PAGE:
Setting up a new Apple Mac computer should be easy and quick. It's not every day you get a brand new Apple computer, so it's best to start off on the right foot.

In this article we're going to look at setting up and getting started with a new Mac. We'll look at switching on your Apple computer, running through the setup process, entering your account details and transferring data from an old Mac (or Windows PC). Following this feature will make sure you get the most out of your Mac.

Read next: Which Mac do I have: How to identify your Mac's model, year and serial number and How to check your Mac's tech specs

Starting your new Mac

Starting a new Apple Mac couldn't be easier. Unbox your Mac and plug in the power supply (most MacBooks carry some charge from when they were tested but it's best to plug it in anyway). If you've got a new Mac mini or brand new Mac Pro then you'll also need to attach a monitor, and either a USB keyboard or mouse. Or make sure that you have batteries inside the Apple Magic Trackpad, Magic Mouse or Apple Wireless Keyboard.

Press the Power button!

Setting up a new Mac: Setup Assistant

Setting up Your Apple Mac

When a new Apple Mac runs for the first time it launches a program called Setup Assistant. This is used to help you set up your Mac, connect to the internet and guide you through the account creation process. It also runs you through the legal documents and helps you decide on your privacy settings (these affect apps such as Find My Friends). Each screen offers selections and a Continue button. Here are the screens on Setup Assistant:

Welcome to your new Mac

This screen displays a Map. Select a country near you and press Continue.

Select your keyboard. Check that the keyboard is set to British (not U.S). You may need to click Show All to reveal the British keyboard layout.

Setting up a new Mac: Choose your Wi-Fi Network

You need to connect to a network. These will typically be a Wi-Fi network. Choose your network's SSID (name) and enter the password. If you don't know your Wi-Fi password it may be written on the side of your router.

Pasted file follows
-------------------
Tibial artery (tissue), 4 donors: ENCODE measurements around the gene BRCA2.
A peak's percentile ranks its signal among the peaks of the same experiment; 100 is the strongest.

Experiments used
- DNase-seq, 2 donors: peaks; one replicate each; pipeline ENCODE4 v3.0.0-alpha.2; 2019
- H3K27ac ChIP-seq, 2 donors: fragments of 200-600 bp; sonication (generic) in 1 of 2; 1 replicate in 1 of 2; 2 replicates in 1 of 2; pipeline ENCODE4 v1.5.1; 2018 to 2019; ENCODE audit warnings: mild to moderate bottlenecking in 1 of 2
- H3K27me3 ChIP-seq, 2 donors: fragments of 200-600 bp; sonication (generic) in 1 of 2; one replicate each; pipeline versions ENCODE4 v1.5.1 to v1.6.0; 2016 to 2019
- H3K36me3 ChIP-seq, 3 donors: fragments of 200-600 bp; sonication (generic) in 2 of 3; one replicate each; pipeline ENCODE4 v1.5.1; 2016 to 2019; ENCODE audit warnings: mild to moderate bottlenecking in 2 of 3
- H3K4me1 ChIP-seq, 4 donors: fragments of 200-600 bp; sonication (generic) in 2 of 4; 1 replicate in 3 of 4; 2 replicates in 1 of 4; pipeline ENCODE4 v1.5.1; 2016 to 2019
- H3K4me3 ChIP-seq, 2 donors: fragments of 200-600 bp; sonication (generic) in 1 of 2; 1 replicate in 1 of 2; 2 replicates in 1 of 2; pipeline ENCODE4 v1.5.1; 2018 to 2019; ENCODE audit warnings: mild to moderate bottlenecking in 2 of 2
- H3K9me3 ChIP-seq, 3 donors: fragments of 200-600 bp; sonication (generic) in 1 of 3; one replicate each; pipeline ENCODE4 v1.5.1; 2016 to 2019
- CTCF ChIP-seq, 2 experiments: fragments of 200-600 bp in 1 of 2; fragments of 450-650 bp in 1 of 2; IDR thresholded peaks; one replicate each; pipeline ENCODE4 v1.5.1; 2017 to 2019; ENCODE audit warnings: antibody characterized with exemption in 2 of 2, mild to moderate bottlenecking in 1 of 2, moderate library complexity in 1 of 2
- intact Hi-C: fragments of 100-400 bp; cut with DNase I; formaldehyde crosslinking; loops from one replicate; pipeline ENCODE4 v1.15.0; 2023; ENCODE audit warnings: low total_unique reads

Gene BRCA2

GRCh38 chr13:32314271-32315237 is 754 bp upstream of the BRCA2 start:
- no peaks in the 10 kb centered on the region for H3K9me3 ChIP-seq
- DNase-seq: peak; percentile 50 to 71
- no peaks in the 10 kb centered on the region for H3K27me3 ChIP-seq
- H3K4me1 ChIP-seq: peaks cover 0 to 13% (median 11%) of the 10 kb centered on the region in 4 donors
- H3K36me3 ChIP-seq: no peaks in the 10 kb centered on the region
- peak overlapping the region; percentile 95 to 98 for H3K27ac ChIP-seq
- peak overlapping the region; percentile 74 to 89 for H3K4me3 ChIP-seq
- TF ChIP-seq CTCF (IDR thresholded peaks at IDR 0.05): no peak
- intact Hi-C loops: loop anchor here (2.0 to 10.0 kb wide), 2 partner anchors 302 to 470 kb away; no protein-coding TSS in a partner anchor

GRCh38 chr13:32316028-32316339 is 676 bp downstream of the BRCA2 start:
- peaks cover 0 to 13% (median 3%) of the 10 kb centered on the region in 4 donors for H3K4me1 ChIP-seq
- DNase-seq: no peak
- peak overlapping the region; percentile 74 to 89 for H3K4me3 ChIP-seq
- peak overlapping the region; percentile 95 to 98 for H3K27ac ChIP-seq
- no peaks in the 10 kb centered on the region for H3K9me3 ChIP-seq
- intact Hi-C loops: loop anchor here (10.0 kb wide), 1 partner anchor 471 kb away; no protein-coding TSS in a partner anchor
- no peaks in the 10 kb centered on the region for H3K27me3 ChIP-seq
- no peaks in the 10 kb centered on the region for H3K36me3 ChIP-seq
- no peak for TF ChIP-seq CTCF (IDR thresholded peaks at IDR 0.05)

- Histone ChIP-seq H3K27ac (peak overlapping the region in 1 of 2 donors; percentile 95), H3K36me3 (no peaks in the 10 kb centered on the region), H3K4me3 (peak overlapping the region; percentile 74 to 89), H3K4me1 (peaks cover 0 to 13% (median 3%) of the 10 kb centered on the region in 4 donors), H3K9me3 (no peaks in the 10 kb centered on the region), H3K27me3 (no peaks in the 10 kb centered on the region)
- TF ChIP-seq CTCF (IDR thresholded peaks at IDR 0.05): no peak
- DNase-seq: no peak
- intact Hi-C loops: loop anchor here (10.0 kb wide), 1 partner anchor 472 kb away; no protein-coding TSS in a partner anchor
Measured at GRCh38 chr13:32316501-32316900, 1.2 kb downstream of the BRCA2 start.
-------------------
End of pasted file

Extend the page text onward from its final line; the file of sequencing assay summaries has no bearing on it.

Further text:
Transfer information to this Mac

If you are upgrading from an old Mac you can use the Time Machine backup to transfer information to your new Mac. This uses a program called Migration Assistant. It's worth noting that you can run Migration Assistant at any time, you don't need to do it just now. So click on Not Now and Continue.

Setting up a new Mac: Enable Location Services

Location Services enables apps to locate your position on earth. You have to give each app permission to do this, and Apple apps and services, like Maps and Find My Friends make good use of this. We think it's a good idea to tick Enable Location Services on My Mac and Continue, but it's up to you.

Setting up your Mac with Apple ID

Now you enter your Apple ID and Password. This is the same Apple ID that you use to make purchases from the App Store. The Apple ID is an email address, and usually (but not always) one that ends in "icloud.com".

If you don't have an Apple ID then it's a really good idea to create one by clicking on Create a Free Apple ID. Your need to provide a credit card to get an Apple ID, but it can be used to locate missing Apple Mac computers, provide a good password lock, and it enables you to download new (often free) apps from the Mac App Store. But if you don't fancy getting an Apple ID you can click Skip and sign up for one later.

Terms and Conditions

You'll now be asked to read and agree to the Terms and Conditions. Read through it and click Agree and Agree again.